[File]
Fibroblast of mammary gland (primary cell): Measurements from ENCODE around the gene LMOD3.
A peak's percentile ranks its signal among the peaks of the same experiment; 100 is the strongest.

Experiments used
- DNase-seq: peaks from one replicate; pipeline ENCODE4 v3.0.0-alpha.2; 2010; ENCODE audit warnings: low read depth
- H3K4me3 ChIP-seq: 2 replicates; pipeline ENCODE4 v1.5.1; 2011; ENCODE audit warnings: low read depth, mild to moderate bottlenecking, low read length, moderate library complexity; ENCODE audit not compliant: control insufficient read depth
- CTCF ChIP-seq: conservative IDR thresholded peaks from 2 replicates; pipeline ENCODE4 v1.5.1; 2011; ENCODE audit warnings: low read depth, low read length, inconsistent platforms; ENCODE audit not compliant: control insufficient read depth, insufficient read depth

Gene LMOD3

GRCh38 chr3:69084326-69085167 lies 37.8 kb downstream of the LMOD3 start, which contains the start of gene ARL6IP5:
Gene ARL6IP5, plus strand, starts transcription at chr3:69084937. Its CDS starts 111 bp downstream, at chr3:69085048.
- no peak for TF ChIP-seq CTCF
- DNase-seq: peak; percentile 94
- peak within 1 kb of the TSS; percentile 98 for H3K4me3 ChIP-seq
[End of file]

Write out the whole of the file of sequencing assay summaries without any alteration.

Fibroblast of mammary gland (primary cell): Measurements from ENCODE around the gene LMOD3.
A peak's percentile ranks its signal among the peaks of the same experiment; 100 is the strongest.

Experiments used
- DNase-seq: peaks from one replicate; pipeline ENCODE4 v3.0.0-alpha.2; 2010; ENCODE audit warnings: low read depth
- H3K4me3 ChIP-seq: 2 replicates; pipeline ENCODE4 v1.5.1; 2011; ENCODE audit warnings: low read depth, mild to moderate bottlenecking, low read length, moderate library complexity; ENCODE audit not compliant: control insufficient read depth
- CTCF ChIP-seq: conservative IDR thresholded peaks from 2 replicates; pipeline ENCODE4 v1.5.1; 2011; ENCODE audit warnings: low read depth, low read length, inconsistent platforms; ENCODE audit not compliant: control insufficient read depth, insufficient read depth

Gene LMOD3

GRCh38 chr3:69084326-69085167 lies 37.8 kb downstream of the LMOD3 start, which contains the start of gene ARL6IP5:
Gene ARL6IP5, plus strand, starts transcription at chr3:69084937. Its CDS starts 111 bp downstream, at chr3:69085048.
- no peak for TF ChIP-seq CTCF
- DNase-seq: peak; percentile 94
- peak within 1 kb of the TSS; percentile 98 for H3K4me3 ChIP-seq